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Abu Dhabi, UAESunday 21 April 2019

Tens of thousands watch live screenings of Pope's Mass across the UAE

A day of wonder and high emotion at the nine Catholic churches in the Emirates

Pope Francis greets people during a visit to the St Joseph's Cathedral in Abu Dhabi, United Arab Emirates, February 5, 2019. Vatican Media/­Handout via REUTERS 
Pope Francis greets people during a visit to the St Joseph's Cathedral in Abu Dhabi, United Arab Emirates, February 5, 2019. Vatican Media/­Handout via REUTERS 

Tens of thousands of worshipers celebrated the Pope’s Mass via live screenings broadcast across the UAE on Tuesday.

Congregations from all nine of the Emirates’ Catholic churches who were unable to attend in person watched on in awe from their own parishes.

Special services to mark the pontiff’s pivotal stay were arranged in Dubai, Sharjah, Ras Al Khaimah, Abu Dhabi and Al Ain.

Enthralled onlookers disappointed not to have got tickets to the event in the capital nonetheless said they were still overjoyed by the magnitude of the occasion.

“Today proves that I was right to move to the UAE,” said Salvatore Gatto, 36, a computer engineer from Italy who was speaking after watching a live screening from St Francis of Assisi Catholic Church in Dubai.

“People think there is no tolerance in this region but this shows they are wrong. I can practice my religion freely.”

As thousands gathered inside packed UAE churches and around large outdoor cinemas, another 150,000 headed to Zayed Sports City Stadium in Abu Dhabi.

There, Pope Francis held a hour-and-a-half-long Mass in front of an adoring crowd, with overwhelmed, often tearful followers waving Vatican flags as they prayed.

The event was the last and perhaps the most significant of the pontiff’s public appearances during his three-day visit to the Emirates.

It marked the closing stages of an historic trip, the first time a sitting Pope has travelled to the Gulf region.

“We always expect to see the Pope in the Vatican, certainly not here,” said Ms Guilfoyle, 62, from Ireland.

“But the UAE has embraced diversity and tolerance and has proven it throughout the years. It’s a very special and blessed day.”

With around one million Catholics living in the Emirates, it was inevitable large numbers would be unable to see the Pope in person.

Some chose to stay away deliberately due to young children, pregnancy or ill-health. But their enthusiasm for the occasion was no less diminished.

At St Michael’s Catholic Church in Sharjah, a staggering 5,000 worshipers crammed into the packed service, while more spilled out into corridors, stairwells, and areas outside.

And some 20 miles away at St Mary’s Catholic Church in Dubai, followers wept, prayed and clapped as images of Pope Francis were beamed onto big screens.

Inside St Michael’s Church in Sharjah during the live screening of the Mass. Picture: Salam Al Amir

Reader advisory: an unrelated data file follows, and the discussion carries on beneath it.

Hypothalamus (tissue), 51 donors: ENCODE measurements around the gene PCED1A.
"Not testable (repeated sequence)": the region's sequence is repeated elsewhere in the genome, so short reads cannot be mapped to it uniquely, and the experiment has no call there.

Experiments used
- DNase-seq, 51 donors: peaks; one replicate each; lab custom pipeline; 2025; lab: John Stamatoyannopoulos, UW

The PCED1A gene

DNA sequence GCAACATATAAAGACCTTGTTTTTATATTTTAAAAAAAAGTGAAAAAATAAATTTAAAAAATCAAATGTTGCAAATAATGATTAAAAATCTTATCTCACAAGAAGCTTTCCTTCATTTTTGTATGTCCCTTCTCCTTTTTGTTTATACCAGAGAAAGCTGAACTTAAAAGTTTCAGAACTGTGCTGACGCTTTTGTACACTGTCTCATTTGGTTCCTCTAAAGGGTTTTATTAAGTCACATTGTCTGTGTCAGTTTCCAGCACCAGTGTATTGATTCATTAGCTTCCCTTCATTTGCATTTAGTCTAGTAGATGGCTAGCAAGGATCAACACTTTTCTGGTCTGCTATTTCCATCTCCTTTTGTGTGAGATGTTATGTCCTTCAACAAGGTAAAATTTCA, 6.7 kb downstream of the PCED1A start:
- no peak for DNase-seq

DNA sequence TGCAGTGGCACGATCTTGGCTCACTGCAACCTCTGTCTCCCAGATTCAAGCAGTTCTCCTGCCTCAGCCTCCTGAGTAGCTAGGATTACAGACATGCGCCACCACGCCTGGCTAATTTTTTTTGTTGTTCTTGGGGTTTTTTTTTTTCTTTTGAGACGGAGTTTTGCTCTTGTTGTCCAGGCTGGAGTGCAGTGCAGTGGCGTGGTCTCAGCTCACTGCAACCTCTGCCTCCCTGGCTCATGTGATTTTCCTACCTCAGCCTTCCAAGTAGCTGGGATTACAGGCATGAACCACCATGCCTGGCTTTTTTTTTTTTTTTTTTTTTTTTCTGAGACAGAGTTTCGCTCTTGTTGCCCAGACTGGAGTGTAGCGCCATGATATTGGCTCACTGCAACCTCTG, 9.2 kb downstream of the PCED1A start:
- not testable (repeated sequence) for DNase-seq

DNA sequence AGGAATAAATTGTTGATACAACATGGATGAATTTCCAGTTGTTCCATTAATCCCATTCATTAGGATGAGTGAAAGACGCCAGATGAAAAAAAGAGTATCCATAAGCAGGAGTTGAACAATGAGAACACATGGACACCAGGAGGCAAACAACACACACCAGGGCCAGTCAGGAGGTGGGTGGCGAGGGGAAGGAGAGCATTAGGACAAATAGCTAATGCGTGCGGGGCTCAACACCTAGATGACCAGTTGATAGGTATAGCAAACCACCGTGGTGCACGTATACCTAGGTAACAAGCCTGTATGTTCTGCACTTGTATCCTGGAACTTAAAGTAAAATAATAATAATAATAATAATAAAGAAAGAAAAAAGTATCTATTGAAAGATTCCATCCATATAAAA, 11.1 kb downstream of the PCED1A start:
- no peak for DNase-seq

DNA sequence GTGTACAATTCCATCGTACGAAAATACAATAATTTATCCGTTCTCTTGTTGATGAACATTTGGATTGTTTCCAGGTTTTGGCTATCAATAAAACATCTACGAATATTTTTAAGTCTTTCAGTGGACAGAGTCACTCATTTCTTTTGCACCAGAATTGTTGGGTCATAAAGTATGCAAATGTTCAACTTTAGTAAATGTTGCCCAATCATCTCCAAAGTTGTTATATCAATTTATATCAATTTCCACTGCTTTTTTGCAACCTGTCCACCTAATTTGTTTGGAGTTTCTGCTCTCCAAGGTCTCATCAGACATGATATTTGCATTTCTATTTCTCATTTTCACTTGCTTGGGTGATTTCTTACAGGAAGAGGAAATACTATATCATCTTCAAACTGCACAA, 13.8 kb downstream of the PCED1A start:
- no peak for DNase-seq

Inside St Michael’s Church in Sharjah during the live screening of the Mass. Picture: Salam Al Amir

“It was a deeply personal experience even though I couldn’t physically be at the Mass,” said Joel Dcoutho, 38, an Indian sales manager who took time off from work to watch the service at St Mary’s with his four-year-old son Liam.

“I could not travel and stay up all night because I have epilepsy so I was disappointed at first.

“But I didn’t feel like I missed out. I’m filled with joy. It was amazing to hear the Pope say Mass in a Muslim country – a once in a lifetime experience.”

Father Reinhold Sahner, parish priest at St Francis of Assisi, said many of his congregation had chosen to spend the day with friends and family at his church rather than travel.

So the German-national took the decision to stage a free barbecue for parishioners after the Mass, with live music too.

Father Reinhold Sahner, parish priest at St Francis of Assisi Church in Dubai. Picture: Patrick Ryan
Father Reinhold Sahner, parish priest at St Francis of Assisi Church in Dubai. Picture: Patrick Ryan

“A lot of people, especially those with small children, told me that they wanted to stay,” he said.

“So I thought let’s make a day of it and celebrate and share the joy together. We have 25,000 people each weekend here so it’s only right to give something back.”

Father Stephen Lewis, 45, of St Michael’s in Sharjah, said he was even more excited than his parishioners.

He revealed he had only arrived to work at the church six months ago, and now faced an occasion as momentous as the arrival of the leader of the Catholic faith.

Mimicking the Pope’s message, he urged people of all religions to live a life of peace and mutual respect.

“It cannot be described; I’m just so excited and overwhelmed with joy,” he said. “The rulers of this country have warmly welcomed Pope Francis with a message of peace.”

Meanwhile, in Ras Al Khaimah, large numbers of worshipers flocked to watch a screening of the Abu Dhabi Mass at St Anthony of Padua Church.

Lijgeorge, 35, an Indian national, said he and his wife had chosen not to go to the Mass in person because they were expecting their second child.

“My wife’s in her first trimester and decided she couldn’t handle the journey,” he said.

“So we came here with our six-year-old daughter so we could all still be blessed on the same day.”

Updated: February 5, 2019 07:20 PM

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